The Camp Lejeune Water Contamination Lawsuits

Glass at water tap and filling water with VOCs

In 1982, the U.S. Marine Corps discovered dangerous chemicals known as volatile organic compounds (VOCs) in the drinking water at the U.S. Marine Corps Base Camp Lejeune in Jacksonville, North Carolina.

However, the contamination actually began in 1953 and continued to expose base workers, service members, and their families until 1987, according to the Agency for Toxic Substances and Disease Registry (ATSDR). Though, the most contaminated wells were removed from service in February 1985.

Water from the Tarawa Terrace Treatment Plant and the Hadnot Point Treatment Plant were found to be contaminated primarily by two toxic chemicals.

The Tarawa Terrace Treatment Plant was contaminated by perchloroethylene (PCE), a colorless liquid most commonly used for dry cleaning. The source of this contamination was found to be the waste disposal practices of an off-base dry cleaning company. The PCE levels at the Tarawa Terrace Treatment Plant highly exceeded current standards between November 1957 and February 1987, according to the Agency for Toxic Substances & Disease Registry.

At the Hadnot Point Treatment Plant, the water was contaminated by trichloroethylene (TCE), a volatile anesthetic. Underground storage tank leaks, industrial area spills and water disposal sites are believed to have been the sources of the TCE contamination.

Symptoms of Exposure to Camp Lejeune Water Contamination

The symptoms of exposure to Camp Lejeune water contamination will be different in each person depending on when they were exposed, how long they were exposed and how they were exposed. Some people might not experience symptoms for years.

Symptoms of exposure will also vary depending on the illnesses caused by the exposure. For example, someone who developed bladder cancer because of exposure to contaminated water would have symptoms of bladder cancer, including difficulty urinating or pain while urinating. At the time of exposure, some people could have experienced headaches, nausea, skin irritation, fatigue, confusion or vomiting.

Those stationed, working, or living on and around Camp Lejeune between 1953-1987 may have contracted one or more of these life altering diseases that have been linked to Camp Lejeune water contamination:

● Adult leukemia
● Aplastic anemia and other myelodysplastic syndromes
● Bladder cancer
● Kidney cancer
● Liver cancer
● Multiple myeloma
● Non-Hodgkin’s lymphoma
● Parkinson’s disease

Birth defects and reproductive health conditions linked to Camp Lejeune water contamination:

● Cardiac birth defects
● Choanal atresia
● Female infertility
● Fetal death
● Low birth weight
● Major malformations
● Miscarriage
● Neural tube defects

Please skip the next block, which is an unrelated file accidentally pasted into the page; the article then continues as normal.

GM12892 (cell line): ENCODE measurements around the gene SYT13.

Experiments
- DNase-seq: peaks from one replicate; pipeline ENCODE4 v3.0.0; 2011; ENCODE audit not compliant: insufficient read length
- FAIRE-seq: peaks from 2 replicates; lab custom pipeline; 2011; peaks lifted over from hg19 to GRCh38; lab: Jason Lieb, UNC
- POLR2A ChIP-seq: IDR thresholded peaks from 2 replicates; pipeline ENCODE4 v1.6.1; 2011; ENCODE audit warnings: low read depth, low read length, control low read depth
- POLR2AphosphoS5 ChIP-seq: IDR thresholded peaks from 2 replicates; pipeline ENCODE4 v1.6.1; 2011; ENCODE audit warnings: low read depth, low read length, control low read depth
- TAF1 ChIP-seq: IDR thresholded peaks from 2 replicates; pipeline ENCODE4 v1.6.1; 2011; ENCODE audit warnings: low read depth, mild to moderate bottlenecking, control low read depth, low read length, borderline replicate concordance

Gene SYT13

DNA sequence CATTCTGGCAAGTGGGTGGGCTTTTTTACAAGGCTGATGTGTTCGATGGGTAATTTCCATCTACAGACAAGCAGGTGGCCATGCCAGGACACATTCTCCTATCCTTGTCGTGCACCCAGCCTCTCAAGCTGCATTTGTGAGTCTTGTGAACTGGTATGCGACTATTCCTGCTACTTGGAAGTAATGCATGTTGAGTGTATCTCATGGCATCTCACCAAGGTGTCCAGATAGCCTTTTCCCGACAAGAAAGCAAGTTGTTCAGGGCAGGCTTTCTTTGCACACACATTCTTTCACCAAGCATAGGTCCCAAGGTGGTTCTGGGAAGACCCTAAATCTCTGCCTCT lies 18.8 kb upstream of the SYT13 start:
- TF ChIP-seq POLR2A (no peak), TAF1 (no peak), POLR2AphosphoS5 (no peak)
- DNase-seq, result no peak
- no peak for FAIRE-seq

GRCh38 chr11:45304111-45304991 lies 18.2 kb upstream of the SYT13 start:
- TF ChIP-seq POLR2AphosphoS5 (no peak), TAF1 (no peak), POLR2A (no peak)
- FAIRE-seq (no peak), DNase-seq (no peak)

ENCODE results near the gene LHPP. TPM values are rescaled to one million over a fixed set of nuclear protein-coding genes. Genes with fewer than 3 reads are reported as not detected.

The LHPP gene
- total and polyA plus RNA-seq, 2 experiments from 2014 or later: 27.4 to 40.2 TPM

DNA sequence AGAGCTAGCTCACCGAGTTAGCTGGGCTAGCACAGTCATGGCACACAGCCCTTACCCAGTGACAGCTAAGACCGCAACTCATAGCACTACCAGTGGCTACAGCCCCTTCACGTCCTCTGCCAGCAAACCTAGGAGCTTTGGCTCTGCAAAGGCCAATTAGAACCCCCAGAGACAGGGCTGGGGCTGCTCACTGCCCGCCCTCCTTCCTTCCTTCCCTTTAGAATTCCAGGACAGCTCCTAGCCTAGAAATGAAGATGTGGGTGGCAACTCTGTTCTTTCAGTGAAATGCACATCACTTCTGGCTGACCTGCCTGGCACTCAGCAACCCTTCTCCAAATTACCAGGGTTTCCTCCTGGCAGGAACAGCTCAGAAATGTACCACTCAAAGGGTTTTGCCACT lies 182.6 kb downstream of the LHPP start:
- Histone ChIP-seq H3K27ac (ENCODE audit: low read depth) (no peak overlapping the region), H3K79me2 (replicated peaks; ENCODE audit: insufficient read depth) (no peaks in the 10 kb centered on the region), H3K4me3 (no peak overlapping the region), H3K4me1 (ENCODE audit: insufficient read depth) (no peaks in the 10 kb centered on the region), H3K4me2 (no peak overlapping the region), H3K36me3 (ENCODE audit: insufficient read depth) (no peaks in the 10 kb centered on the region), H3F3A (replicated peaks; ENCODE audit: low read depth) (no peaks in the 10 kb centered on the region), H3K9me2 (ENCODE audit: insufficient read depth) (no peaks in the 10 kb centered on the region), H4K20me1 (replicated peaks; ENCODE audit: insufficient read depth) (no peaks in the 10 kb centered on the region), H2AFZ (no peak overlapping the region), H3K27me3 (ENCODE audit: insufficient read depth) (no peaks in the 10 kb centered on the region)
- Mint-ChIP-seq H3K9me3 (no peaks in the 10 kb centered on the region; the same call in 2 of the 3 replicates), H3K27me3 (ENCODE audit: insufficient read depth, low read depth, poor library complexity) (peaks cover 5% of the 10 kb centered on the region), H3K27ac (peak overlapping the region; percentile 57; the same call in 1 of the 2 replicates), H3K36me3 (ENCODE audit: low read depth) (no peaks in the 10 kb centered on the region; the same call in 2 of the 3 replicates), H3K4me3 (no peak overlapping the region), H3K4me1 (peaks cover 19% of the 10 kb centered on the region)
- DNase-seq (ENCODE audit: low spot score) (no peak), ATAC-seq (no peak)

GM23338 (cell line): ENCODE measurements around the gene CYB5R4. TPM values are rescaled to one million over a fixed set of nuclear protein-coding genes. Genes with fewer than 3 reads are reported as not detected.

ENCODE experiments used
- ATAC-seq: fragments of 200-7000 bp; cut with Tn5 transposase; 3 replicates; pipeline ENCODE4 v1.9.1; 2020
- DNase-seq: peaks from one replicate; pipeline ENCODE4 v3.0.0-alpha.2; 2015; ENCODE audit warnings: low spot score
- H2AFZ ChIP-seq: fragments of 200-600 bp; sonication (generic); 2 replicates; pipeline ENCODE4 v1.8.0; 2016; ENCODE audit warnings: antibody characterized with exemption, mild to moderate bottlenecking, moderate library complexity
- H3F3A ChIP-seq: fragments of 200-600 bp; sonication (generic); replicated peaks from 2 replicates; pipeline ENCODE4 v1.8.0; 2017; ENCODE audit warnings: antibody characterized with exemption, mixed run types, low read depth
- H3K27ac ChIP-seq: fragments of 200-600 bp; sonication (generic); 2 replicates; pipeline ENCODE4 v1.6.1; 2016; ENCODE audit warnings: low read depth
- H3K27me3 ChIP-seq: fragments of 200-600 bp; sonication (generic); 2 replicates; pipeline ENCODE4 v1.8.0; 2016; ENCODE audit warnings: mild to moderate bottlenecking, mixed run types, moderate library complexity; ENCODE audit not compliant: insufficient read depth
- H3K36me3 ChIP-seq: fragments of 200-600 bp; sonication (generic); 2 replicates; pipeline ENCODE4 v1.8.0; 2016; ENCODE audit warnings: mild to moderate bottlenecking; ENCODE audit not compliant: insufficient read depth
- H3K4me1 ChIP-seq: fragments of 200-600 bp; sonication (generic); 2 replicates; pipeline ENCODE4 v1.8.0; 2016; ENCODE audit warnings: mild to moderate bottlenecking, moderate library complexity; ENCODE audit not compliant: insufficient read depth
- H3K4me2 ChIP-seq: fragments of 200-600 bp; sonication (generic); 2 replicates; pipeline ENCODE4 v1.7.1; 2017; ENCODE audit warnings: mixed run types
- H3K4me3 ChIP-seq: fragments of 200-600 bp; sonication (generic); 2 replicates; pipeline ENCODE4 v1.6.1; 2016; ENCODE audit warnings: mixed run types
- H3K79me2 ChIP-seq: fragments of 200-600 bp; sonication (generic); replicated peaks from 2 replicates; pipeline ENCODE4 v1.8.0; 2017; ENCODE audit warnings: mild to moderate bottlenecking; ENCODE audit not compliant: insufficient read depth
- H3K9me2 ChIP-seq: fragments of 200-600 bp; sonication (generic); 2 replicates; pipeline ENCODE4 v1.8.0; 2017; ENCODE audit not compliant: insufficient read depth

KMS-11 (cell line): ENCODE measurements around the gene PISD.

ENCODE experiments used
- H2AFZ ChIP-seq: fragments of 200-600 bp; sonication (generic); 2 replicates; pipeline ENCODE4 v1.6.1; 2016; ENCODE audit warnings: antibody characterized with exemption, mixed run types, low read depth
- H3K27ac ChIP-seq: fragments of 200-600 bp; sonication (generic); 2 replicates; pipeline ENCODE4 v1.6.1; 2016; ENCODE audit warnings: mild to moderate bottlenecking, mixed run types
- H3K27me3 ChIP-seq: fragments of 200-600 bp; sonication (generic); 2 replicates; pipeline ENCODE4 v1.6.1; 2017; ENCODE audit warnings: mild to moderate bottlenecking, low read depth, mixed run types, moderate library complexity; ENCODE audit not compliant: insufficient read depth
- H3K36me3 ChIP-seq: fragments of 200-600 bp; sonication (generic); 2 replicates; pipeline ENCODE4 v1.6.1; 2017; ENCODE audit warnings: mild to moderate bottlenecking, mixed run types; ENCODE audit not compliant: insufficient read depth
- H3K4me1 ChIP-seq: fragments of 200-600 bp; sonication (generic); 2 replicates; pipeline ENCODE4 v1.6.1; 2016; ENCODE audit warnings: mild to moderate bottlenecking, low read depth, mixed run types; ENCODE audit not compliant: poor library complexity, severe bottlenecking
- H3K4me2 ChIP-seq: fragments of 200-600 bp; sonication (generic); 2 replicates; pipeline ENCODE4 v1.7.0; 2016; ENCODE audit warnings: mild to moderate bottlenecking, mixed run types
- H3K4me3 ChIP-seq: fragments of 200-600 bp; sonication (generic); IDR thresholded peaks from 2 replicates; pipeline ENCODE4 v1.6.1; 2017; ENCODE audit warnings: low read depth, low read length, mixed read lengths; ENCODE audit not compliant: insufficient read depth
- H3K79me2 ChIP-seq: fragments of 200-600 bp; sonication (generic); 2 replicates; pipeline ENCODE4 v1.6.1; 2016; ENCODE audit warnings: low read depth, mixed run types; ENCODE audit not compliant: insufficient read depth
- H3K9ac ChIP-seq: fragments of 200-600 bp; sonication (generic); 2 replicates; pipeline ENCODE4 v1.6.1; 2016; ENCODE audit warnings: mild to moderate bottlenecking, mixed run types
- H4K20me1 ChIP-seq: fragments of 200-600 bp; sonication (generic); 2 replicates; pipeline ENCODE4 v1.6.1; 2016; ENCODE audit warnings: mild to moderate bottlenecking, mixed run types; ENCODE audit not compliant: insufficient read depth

Other diseases and conditions linked to Camp Lejeune water contamination:

● End-stage renal disease
● Liver cirrhosis
● Parkinson disease
● Scleroderma

Who is eligable to file a Camp Lejeune lawsuit?

Under the law, anyone who “resided, worked, or was otherwise exposed” to Camp Lejeune drinking water for 30 days or more between
August 1, 1953, and December 31, 1987, may be eligible to file a damages claim. This group includes:

● Military veterans who served at Camp Lejeune during the above period
● Family members of veterans who live on the base
● Civilians workers who lived or worked on the base

Family members of Veterans, Guardsmen, and Reservists may also be eligible for financial compensation. Qualifying family members include:

● Those whose sponsor (the qualifying veteran) was on active duty and served at Camp Lejeune for 30 days or more between
August 1, 1953, and December 31, 1987
● The spouse or dependent of the veteran during the same period
● Those who lived on the base for 30 days or more between the same dates.
● This includes the infants born of women pregnant on the base during this period (in-utero benefits)

Servicemen, contractors and family members who have lived, worked, or served at Camp Lejeune between 1953-1987 and have received a diagnosis in the years since will be able to receive the financial compensation they deserve with the Camp Lejeune Justice Act signed into law in August 2022. Contact Magazine & Light Law Group for a free evaluation of your case.

Photo of Jim Magazine
James (Jim) Magazine is a Florida Board Certified Civil Trial lawyer who has spent his career helping injured victims. Jim is licensed to practice law in the State of Florida since 1990 and is also admitted to practice at the Appellate level and admitted to the United States Supreme Court.